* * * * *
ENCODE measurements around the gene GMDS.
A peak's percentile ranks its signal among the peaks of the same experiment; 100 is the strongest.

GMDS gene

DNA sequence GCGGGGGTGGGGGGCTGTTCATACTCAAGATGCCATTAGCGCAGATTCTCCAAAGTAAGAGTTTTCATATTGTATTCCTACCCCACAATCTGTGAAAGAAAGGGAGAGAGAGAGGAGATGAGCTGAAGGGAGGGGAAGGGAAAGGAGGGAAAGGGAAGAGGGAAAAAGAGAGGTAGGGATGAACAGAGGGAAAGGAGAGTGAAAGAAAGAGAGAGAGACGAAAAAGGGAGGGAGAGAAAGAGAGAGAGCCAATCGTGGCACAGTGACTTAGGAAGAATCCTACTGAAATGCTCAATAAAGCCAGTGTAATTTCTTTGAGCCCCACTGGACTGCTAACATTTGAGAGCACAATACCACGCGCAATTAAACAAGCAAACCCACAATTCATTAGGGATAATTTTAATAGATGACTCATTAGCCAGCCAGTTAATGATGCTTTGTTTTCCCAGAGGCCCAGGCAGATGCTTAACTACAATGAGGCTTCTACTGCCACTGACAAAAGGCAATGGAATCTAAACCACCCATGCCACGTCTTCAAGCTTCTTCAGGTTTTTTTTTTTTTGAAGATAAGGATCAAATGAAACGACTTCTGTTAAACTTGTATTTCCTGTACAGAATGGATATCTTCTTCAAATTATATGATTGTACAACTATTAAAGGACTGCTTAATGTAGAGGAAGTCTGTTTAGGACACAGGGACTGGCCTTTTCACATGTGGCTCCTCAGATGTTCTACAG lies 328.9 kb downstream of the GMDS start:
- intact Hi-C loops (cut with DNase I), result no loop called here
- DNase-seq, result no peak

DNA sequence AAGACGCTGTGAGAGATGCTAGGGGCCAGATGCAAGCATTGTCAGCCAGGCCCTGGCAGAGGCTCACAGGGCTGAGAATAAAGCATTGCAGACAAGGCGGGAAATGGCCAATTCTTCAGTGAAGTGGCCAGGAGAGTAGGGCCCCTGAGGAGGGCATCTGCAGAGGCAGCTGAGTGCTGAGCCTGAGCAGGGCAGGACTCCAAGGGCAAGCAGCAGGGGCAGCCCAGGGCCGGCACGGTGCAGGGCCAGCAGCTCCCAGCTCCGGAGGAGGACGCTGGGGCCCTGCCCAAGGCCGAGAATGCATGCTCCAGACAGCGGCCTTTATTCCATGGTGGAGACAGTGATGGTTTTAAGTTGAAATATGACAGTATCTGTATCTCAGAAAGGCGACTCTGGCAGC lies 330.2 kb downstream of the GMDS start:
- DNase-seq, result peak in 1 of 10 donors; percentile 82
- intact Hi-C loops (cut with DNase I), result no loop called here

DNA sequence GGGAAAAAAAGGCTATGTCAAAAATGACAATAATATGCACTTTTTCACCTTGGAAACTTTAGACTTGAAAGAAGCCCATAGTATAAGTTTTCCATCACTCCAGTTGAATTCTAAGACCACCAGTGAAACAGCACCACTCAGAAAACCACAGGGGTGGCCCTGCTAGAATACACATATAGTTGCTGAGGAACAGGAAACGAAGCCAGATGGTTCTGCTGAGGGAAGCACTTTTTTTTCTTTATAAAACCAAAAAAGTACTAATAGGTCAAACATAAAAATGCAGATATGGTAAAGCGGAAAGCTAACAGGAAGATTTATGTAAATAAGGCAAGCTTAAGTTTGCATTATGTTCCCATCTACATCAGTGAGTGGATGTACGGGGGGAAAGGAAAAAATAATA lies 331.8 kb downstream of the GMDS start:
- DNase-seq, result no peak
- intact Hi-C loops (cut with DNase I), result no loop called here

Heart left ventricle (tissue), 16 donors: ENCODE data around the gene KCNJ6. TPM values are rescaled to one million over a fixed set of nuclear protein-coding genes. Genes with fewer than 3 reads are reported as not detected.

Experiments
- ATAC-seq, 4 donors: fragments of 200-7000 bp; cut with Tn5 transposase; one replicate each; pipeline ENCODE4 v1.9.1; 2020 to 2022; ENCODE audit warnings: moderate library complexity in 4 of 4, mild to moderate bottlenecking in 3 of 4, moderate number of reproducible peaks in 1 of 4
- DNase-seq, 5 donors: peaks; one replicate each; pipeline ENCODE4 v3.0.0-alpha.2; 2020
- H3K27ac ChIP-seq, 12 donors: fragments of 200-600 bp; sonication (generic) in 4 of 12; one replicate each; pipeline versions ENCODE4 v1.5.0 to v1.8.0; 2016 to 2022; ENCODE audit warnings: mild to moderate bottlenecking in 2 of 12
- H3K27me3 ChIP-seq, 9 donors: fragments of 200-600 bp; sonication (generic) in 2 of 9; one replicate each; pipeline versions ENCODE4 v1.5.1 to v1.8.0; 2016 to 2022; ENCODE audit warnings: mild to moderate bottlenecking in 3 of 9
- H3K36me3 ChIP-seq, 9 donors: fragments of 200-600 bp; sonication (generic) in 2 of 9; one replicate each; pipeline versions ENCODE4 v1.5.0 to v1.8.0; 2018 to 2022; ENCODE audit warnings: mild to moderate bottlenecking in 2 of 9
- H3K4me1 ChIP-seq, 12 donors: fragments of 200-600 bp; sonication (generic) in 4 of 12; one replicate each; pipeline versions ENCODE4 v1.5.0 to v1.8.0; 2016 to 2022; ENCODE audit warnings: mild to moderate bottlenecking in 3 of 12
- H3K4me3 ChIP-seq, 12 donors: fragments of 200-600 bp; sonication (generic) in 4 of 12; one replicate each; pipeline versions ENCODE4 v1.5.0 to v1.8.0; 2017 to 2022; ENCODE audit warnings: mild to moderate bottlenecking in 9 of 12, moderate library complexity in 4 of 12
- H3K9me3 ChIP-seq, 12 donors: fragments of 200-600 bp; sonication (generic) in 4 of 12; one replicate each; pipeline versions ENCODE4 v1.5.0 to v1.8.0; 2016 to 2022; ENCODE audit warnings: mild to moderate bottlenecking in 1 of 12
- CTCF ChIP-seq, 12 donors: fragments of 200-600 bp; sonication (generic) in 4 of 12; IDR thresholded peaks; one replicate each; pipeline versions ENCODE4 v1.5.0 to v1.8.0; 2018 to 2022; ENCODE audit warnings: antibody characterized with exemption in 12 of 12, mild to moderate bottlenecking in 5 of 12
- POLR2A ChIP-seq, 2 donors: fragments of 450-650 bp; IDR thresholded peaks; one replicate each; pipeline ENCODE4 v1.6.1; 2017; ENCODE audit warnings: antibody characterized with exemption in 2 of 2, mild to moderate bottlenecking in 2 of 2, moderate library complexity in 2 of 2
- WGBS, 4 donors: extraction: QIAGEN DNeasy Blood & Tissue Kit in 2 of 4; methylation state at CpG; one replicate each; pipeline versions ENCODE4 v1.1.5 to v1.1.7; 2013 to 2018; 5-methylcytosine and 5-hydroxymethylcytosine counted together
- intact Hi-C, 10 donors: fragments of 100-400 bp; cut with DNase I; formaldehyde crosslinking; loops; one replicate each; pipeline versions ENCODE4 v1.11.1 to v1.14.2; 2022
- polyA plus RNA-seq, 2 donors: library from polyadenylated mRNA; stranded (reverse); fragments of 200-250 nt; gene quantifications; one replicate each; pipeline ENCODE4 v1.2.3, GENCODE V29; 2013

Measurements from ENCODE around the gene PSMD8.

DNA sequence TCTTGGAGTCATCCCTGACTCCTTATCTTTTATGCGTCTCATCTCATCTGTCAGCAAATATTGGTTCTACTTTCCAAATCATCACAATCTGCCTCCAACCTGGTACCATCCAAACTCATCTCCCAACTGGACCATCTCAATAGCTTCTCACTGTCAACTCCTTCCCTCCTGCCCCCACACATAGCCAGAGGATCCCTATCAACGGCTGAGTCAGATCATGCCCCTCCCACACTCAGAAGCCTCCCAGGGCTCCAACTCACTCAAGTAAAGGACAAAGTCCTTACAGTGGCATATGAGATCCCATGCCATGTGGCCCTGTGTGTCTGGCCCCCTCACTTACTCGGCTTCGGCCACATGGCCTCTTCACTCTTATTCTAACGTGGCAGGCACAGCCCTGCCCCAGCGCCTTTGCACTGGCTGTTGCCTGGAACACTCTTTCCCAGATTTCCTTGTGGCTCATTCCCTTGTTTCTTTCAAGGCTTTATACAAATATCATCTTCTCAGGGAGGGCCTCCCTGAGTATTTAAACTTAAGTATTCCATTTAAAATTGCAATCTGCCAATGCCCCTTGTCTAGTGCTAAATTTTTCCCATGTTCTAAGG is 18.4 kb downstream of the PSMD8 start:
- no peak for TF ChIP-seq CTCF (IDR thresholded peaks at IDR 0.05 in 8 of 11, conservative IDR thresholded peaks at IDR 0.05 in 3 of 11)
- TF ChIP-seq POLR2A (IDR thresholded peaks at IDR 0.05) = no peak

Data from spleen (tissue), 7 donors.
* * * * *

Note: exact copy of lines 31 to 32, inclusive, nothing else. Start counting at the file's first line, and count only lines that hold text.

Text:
- TF ChIP-seq POLR2A (IDR thresholded peaks at IDR 0.05) = no peak

Data from spleen (tissue), 7 donors.